Violence isn't exclusive to Waldameer

Categories:  BloggERy    Opinion
Tuesday, May 27th, 2014 at 11:42 AM

A man was stabbed at Waldameer last night.

Actually, first reports used the phrase “slashed across the throat” when a fight broke out. Inside the park. Near the main ticket booths.

In the immediate aftermath, three people were taken into police custody and the injured man – whose name, age, and condition haven’t been released yet – was taken to a local hospital.

This incident – according to those initial reports – was one of several fights. That night. On Memorial Day.

But this isn’t new news. It’s becoming old hat for our city. “We’re the next Detroit!” cry some. “We knew it’d come to this!” bemoan others.

Less than 24-hours later, the conversation continues to rage on. The problem, though, is that after this isolated incident, the comments will slow, tempers will cool, and we’ll sit waiting – waiting for the next time violence rears its ugly head, which could be a week, it could be a couple days, or it could already be happening.

I’m not about to tell you that I have the answer to this problem. Not a single one of us does. But based on some of the Facebook posts and tweets I’ve been reading, I have some observations I can’t help but share.

Maybe it’s me, and maybe it’s because I’m seeing a rash of these posts today for another reason, but it strikes me not as odd for residents being up in arms over a violence incident – but odd for the outpouring of comments when such a thing happens to take place at an amusement park. In Millcreek.

My second response – after I thought about the horrors those involved must have experienced and terrors those who witnessed it must have felt – was that I wondered where this outrage is when something similar happens not in an amusement park but in the all-too-forgotten neighborhoods in our city.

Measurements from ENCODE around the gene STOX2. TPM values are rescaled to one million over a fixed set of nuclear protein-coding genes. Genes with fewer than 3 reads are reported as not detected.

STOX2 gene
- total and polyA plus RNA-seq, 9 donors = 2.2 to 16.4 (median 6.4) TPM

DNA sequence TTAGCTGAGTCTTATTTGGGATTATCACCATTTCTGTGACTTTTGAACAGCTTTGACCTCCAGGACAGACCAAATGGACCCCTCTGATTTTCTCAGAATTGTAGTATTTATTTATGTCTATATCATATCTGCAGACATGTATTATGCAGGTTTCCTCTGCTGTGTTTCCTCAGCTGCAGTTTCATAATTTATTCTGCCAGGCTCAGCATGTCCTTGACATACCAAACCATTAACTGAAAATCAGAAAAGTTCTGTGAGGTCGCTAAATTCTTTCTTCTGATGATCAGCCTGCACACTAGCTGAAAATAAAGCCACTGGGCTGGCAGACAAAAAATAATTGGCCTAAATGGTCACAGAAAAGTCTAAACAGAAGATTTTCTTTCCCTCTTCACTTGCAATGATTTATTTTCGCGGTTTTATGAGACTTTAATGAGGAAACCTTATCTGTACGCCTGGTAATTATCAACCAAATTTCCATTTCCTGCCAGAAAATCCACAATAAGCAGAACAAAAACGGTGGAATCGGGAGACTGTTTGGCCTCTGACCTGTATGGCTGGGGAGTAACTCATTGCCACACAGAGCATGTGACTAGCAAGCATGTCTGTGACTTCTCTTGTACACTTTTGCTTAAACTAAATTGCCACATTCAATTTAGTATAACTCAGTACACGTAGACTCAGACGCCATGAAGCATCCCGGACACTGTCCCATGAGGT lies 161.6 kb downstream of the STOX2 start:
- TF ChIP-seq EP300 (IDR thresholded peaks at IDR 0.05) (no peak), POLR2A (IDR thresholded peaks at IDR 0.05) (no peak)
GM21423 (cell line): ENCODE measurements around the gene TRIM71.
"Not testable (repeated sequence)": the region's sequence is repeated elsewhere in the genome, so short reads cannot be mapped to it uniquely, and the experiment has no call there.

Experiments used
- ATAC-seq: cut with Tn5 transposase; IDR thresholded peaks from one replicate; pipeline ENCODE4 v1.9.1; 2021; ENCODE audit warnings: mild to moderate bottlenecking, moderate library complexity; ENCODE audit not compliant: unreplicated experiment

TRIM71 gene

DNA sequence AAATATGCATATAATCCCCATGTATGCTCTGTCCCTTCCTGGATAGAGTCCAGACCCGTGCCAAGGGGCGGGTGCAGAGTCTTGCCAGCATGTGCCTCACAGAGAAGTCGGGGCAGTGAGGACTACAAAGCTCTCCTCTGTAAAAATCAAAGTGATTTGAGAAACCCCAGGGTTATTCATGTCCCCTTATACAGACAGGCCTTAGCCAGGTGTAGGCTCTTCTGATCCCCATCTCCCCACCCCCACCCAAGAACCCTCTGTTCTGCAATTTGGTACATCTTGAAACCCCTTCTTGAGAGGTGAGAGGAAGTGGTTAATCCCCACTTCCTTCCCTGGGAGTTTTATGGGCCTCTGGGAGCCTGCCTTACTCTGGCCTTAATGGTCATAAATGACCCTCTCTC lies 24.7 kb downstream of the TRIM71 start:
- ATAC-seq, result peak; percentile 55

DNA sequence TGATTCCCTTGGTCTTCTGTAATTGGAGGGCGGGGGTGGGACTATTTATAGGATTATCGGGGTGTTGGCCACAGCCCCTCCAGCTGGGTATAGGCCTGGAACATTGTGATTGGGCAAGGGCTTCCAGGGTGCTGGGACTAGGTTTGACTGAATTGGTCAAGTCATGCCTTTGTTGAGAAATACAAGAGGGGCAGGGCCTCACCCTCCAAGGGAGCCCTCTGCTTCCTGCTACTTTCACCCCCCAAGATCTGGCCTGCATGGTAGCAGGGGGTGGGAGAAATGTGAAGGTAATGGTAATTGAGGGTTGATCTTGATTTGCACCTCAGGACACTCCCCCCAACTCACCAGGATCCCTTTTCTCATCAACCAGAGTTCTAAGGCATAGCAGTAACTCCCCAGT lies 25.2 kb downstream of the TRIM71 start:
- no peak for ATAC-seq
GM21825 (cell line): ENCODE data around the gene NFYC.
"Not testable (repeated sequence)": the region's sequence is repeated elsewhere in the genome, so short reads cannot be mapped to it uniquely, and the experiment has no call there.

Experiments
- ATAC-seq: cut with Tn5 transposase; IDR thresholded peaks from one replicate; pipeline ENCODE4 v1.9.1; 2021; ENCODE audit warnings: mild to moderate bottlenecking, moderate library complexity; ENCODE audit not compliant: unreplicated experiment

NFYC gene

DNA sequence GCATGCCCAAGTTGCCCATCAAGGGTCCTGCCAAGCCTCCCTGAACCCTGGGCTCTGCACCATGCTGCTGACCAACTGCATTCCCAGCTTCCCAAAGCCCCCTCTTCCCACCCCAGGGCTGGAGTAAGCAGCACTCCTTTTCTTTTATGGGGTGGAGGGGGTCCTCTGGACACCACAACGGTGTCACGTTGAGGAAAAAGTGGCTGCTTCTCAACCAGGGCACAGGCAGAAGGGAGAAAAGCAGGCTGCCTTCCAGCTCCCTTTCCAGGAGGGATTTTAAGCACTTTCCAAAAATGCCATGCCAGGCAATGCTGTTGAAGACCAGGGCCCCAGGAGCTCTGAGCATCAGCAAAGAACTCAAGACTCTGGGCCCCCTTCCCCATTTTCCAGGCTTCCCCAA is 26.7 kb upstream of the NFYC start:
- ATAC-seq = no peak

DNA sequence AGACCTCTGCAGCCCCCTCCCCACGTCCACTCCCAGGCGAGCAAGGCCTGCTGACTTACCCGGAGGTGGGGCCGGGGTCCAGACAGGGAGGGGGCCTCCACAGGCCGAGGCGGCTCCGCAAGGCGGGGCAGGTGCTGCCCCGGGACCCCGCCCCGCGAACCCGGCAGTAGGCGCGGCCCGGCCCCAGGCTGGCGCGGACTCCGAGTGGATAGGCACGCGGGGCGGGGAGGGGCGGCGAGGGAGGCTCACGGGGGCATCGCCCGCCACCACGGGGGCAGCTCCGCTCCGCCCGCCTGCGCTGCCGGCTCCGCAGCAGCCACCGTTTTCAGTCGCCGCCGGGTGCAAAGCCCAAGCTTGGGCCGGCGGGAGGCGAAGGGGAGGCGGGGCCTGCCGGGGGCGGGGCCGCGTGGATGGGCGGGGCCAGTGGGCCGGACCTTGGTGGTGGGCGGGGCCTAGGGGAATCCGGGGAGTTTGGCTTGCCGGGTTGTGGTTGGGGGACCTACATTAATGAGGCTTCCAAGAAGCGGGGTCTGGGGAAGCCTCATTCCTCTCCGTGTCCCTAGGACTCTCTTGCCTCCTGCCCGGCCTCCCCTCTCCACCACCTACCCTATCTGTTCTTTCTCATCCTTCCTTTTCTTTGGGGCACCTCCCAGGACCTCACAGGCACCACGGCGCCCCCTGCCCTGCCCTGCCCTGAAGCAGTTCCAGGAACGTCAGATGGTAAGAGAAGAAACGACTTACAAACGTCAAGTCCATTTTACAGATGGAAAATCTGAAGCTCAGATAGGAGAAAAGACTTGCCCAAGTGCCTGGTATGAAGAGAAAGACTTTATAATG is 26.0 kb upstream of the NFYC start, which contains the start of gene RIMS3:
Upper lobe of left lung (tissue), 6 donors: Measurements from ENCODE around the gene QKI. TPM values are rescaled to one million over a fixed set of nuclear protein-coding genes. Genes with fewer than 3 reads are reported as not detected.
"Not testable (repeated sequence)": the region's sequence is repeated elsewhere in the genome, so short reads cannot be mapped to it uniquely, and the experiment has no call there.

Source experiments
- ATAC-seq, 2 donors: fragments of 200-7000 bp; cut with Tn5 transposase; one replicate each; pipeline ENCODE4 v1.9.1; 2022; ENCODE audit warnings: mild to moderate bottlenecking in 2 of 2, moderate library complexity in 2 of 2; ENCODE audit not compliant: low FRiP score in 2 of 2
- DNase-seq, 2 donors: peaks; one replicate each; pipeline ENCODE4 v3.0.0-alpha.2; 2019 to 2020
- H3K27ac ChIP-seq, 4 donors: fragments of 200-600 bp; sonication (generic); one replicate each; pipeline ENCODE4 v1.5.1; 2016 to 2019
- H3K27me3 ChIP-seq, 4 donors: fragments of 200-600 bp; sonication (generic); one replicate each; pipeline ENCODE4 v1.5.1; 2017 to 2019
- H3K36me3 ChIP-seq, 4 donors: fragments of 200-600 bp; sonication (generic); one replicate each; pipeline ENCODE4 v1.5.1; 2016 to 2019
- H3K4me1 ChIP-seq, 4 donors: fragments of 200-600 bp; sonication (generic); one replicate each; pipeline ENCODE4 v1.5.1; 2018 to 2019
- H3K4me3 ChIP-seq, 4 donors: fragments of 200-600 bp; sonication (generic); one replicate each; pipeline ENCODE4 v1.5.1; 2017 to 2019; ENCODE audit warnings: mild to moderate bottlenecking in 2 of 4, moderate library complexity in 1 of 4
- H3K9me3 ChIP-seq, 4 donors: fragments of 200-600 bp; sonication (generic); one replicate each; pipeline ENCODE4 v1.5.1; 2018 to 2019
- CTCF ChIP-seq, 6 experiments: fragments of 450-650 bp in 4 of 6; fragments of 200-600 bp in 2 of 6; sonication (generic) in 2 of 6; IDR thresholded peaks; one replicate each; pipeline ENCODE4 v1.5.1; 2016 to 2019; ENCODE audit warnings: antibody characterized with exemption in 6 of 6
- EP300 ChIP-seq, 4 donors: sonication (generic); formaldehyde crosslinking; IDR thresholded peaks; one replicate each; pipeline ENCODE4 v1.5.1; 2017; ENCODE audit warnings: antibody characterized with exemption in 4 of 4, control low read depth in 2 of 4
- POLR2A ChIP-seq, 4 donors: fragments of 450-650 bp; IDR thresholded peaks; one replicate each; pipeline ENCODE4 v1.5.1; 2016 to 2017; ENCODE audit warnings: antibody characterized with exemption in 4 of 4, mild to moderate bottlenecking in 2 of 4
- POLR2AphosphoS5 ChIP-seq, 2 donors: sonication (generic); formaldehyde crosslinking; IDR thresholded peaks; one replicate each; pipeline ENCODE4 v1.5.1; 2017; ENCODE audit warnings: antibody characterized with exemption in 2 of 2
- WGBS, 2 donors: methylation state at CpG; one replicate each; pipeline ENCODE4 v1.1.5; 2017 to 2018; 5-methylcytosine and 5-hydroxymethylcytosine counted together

Perhaps we’re too quick to write that off – that’s just what happens over there or because we don’t see it or have to bare witness to it, it strikes us as less concerning. But when it happens somewhere we’d least expect it, or somewhere where we actually are, then it’s a different story because it’s now our story.

Aside from the blaming, the finger pointing, the I-told-you-sos, the myriad single-issue answers that will boil to the top, let’s consider that no matter where this happens, it’s always our story because it always affects all us. For every dollar more that we spend on detention, that’s one less dollar that goes to education, jobs programs, revitalization – you name it.

So instead of sitting back in the comfort of your [INSERT NAME AND LOCATION OF YOUR COMFORTABLE SITUATION HERE] and pontificating, check out the following links and consider how you can be part of whatever answer rather than just another talking head. They’re outreach programs and anti-violence programming and they took me all of two seconds to Google.

It’s not a full list, but it’s a start:

Erie County Mental/Behavioral Outreach Programming:


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